Aug 10, 02:02 AM | Flash Tutorials
One of the most challenging tasks in the game development is creating good artificial intelligence. Here are some basic principles.
AI takes place whenever you want to simulate a living creature, no matter whether it plays the role of player’s enemy, friend, or (rarely) is indifferent to them. Very often it is easy to cope with, just aplying a straightforward, dumb-minded algorithm which uses an unconditional rule.
For example, if you want to simulate zombie (which is not quite living, so not quite AI), your task is simple. You let them go the nearest possible way to the player. That’s all the zombie AI.
Remember the immortal Golden Axe arcade game? The enemies have very simple AI too, not more complex than zombie AI, I suspect.
But what if you want to hide some facts from the creature? Say, they don’t know where the player is until they see him. Now real aspects of AI come into play.
I was solving the real AI problem several times. What I realized as main principles, is listed in the points bellow. You first need to imagine yourself as the artificial mind you want to simulate, and ask yourself these questions.
1.What is my goal?
2.What are my possibilities and my limitations?
3.What do I know and what can I perceive?
The 2nd question is asked when thinking about the creature’s “motorics” and powers. The first two points are enough to create real AI. They compose the question of strategy. The most shining example is board game like chess. But even in the fighting game you may need some strategically based AI. In Spear and Katana, I made the enemies move not only forward, but somewhat randomly to make their movement less predictable.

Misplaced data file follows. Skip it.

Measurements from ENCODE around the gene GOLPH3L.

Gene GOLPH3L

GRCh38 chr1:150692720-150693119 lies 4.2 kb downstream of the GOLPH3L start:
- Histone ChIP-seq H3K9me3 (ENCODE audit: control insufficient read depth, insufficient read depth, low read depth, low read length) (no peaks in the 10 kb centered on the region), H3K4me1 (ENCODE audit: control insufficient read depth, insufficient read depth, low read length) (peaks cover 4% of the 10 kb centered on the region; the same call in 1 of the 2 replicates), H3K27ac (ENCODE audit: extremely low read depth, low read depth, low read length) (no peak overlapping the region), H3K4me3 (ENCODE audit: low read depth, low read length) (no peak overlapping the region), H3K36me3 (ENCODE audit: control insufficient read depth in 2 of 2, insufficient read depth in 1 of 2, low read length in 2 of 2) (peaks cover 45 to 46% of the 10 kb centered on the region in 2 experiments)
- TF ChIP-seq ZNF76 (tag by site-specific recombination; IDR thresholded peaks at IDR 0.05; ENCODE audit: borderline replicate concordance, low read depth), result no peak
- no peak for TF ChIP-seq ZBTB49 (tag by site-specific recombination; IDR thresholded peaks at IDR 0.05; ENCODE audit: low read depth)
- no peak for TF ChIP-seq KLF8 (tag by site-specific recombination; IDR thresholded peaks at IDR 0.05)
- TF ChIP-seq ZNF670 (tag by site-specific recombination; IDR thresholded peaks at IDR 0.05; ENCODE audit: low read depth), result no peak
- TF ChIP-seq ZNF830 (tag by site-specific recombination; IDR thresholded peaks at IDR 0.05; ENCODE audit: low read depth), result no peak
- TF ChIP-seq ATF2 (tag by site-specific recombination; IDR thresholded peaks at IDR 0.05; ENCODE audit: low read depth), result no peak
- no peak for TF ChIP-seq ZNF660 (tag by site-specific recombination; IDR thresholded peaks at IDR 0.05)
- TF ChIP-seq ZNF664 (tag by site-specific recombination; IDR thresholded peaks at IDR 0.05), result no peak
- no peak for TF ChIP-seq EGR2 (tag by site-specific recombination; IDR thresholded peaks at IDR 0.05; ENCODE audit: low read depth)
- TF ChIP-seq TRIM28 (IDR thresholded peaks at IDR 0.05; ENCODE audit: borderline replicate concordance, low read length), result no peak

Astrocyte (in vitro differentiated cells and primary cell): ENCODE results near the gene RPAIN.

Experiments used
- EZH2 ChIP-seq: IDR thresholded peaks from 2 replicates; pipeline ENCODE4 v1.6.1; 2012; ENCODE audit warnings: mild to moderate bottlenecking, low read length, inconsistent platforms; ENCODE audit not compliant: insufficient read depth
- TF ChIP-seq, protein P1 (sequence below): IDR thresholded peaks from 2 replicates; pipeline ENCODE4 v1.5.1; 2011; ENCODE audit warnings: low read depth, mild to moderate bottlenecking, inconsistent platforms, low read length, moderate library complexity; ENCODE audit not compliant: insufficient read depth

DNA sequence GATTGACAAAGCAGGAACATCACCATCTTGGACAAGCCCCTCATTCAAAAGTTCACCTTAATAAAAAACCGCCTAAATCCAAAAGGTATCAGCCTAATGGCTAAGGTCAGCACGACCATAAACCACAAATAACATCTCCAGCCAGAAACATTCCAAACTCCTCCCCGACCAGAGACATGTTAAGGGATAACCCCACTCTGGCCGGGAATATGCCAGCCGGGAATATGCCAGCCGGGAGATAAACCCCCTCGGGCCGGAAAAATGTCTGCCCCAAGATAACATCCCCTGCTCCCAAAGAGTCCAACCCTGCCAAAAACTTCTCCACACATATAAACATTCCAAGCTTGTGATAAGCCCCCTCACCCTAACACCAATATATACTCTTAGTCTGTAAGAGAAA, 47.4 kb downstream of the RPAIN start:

The world image
The 3rd question is very important for adding more life to the artificial mind. It’s only natural that the creature hasn’t a direct access to all the variables of the program inside which it lives. (Provided you don’t want to simulate gods.) So you create the creature’s image of the surrounding world, an incomplete one and not necessary the true one. For example, you may want to add the rule that they see the player only when close to him. Or even only when they are looking in his direction and nothing is in the way of their eyesight. If they are smart, they can deduce where the player could go after losing him from the sight, but they still may be wrong or tricked by the player, which makes them feel very living.
In Spear and Katana, I limited the enemy reflexes, which is the instance of both points 2 and 3. Most of the time, the thug doesn’t really know where the player is! They only localize him once or twice per second, the rest of the time (there are 18 frames per second) they only deduce where he is from his last known location and his movement direction. It allows the player using some tricks resembling real fighting feints.
In Spear and Katana 2, I took vision limitation into account and added two more modes into the enemy behavior: The guarding mode (when they yet don’t suspect the player’s presence), and the searching mode (when they have seen the player or were alarmed and are looking for him).
There is much more to say about the artificial way of creating strategy. I will possibly do it in the near future, using the example of board game with full information (like chess), where the above mentioned AI point 3 is absent. It’s because the full information makes the hardest and purest strategy.
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